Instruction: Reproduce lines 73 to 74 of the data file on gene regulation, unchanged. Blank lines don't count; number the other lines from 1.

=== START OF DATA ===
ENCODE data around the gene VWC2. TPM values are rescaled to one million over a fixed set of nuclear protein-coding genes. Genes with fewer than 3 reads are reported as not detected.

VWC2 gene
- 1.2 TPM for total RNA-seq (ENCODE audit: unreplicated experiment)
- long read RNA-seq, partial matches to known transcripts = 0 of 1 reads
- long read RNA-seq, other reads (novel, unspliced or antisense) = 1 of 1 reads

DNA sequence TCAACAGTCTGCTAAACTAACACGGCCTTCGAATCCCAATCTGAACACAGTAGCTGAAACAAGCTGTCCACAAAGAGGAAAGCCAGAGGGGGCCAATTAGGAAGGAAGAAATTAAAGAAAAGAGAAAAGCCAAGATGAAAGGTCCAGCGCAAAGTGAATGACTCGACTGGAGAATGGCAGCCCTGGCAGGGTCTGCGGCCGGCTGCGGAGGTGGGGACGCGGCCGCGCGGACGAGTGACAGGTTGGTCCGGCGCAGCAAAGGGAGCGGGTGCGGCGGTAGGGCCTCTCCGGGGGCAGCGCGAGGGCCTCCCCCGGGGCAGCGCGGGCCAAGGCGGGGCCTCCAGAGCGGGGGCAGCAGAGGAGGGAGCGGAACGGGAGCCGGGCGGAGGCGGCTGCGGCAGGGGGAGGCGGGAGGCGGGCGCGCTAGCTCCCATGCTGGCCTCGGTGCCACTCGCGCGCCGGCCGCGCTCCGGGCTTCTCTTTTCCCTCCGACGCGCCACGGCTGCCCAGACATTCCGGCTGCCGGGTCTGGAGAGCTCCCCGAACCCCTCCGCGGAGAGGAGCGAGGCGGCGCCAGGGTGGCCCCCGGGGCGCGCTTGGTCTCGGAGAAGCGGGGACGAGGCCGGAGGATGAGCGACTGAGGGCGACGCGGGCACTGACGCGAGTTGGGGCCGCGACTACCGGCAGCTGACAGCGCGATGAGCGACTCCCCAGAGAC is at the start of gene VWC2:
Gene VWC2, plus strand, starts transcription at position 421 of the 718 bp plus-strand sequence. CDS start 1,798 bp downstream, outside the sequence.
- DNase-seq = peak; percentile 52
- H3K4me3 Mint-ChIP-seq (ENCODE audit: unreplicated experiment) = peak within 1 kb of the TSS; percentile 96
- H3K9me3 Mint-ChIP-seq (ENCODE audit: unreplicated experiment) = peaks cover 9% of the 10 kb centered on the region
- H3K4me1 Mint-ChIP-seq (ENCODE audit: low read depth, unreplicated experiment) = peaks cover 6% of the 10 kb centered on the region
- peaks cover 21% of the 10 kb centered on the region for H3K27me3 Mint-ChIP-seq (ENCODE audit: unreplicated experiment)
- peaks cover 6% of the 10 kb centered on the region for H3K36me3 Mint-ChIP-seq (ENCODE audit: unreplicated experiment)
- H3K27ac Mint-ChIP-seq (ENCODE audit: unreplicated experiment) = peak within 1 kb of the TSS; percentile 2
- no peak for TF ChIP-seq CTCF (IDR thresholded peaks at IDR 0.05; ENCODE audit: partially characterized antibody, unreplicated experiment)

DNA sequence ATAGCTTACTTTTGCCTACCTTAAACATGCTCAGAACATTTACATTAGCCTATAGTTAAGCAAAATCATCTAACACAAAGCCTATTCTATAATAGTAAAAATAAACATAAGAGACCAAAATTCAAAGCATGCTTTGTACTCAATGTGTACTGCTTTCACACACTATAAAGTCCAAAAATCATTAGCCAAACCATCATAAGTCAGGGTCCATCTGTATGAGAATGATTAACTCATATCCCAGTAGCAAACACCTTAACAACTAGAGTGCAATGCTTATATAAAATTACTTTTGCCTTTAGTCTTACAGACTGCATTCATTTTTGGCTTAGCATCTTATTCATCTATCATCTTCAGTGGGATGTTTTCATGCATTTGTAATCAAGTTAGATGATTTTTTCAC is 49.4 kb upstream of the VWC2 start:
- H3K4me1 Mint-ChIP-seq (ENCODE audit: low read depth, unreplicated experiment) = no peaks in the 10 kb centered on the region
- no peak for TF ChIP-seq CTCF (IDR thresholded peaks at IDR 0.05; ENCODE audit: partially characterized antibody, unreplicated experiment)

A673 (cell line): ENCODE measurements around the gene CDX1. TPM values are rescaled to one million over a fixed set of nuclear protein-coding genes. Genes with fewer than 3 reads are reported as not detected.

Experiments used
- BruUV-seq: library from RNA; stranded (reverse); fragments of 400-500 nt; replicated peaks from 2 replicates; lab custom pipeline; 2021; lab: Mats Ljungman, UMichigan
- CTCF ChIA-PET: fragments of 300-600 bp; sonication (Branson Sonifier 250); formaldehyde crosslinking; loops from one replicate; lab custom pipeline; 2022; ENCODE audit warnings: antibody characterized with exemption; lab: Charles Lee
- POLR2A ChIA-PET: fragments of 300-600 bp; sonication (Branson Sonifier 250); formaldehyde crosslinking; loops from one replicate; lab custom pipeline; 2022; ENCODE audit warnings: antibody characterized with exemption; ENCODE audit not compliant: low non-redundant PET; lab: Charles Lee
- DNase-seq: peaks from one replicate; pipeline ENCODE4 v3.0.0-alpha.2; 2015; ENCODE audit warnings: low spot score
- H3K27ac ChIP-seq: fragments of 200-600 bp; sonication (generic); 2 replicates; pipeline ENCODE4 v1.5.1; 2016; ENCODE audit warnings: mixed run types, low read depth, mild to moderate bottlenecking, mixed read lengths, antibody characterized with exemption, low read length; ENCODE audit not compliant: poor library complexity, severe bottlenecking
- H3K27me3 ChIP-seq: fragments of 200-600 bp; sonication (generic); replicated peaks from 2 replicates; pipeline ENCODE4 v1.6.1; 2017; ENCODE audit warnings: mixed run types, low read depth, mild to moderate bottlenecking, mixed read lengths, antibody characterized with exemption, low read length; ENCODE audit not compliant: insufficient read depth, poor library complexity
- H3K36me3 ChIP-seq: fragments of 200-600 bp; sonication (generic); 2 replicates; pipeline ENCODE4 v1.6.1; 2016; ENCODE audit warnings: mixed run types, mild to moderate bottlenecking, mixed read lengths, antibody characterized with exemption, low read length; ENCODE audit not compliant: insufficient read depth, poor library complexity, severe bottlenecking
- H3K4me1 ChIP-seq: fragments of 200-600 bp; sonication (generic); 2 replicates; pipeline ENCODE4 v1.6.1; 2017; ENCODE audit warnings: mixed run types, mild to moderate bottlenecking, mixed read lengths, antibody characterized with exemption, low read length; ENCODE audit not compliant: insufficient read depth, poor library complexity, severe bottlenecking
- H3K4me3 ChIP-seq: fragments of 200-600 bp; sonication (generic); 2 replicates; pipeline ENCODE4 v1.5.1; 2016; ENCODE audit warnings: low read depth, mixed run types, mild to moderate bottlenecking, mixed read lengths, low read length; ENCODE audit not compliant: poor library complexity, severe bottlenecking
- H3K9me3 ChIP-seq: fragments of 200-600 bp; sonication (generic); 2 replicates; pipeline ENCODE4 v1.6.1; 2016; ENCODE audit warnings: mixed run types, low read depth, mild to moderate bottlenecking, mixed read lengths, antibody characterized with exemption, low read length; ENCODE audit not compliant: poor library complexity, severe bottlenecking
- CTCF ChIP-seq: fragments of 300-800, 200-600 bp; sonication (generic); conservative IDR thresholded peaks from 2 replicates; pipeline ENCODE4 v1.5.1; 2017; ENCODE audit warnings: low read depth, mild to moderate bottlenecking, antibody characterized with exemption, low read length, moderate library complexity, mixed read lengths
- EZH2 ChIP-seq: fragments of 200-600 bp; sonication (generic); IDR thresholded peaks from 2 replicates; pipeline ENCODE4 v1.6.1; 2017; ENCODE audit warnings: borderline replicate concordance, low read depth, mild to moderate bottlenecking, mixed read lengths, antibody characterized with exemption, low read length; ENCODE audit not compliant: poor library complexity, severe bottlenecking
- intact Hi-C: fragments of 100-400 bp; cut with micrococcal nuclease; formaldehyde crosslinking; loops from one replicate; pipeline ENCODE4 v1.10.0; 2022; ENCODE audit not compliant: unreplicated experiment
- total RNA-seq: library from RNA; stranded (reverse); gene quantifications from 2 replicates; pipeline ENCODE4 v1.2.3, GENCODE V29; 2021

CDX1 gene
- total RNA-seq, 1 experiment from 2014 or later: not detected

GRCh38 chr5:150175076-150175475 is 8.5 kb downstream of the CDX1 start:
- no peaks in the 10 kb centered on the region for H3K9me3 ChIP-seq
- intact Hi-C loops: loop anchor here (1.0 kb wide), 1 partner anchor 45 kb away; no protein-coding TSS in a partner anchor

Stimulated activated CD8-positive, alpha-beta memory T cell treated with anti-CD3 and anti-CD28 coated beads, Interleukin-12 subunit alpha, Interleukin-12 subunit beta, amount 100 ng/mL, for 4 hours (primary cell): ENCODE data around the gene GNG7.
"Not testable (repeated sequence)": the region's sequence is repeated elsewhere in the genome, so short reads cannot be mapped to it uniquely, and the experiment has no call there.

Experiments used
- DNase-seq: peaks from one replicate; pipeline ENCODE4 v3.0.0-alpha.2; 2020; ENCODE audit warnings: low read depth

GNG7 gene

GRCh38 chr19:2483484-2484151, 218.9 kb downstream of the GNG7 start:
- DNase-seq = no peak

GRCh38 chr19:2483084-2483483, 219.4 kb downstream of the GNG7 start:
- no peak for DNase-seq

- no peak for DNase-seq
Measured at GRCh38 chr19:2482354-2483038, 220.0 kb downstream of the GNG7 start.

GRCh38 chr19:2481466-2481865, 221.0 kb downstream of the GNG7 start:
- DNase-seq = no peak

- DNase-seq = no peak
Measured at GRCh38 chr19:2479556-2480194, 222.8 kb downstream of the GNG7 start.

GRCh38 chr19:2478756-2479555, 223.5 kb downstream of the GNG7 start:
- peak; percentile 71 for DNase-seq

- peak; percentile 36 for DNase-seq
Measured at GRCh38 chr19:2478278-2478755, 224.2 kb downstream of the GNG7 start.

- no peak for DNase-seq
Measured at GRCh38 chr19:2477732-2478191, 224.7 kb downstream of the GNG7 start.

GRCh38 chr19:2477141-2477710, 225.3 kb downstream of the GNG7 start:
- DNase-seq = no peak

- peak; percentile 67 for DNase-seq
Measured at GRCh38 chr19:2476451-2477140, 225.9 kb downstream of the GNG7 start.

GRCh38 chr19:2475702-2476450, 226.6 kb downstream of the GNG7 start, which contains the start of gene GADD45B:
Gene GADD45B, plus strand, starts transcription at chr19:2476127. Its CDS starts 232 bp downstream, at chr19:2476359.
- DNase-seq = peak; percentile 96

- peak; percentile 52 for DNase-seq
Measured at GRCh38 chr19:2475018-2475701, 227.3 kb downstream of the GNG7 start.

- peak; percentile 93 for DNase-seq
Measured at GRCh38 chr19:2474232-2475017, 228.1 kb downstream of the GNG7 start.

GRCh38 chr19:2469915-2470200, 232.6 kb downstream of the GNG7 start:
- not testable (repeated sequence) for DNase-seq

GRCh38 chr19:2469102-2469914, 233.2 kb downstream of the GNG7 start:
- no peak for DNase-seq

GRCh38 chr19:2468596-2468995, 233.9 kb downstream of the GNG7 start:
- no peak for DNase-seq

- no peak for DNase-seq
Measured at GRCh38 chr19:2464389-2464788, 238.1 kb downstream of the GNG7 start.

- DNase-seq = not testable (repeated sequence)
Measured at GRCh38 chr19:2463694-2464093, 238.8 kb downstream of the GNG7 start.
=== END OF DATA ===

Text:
- not testable (repeated sequence) for DNase-seq

GRCh38 chr19:2469102-2469914, 233.2 kb downstream of the GNG7 start: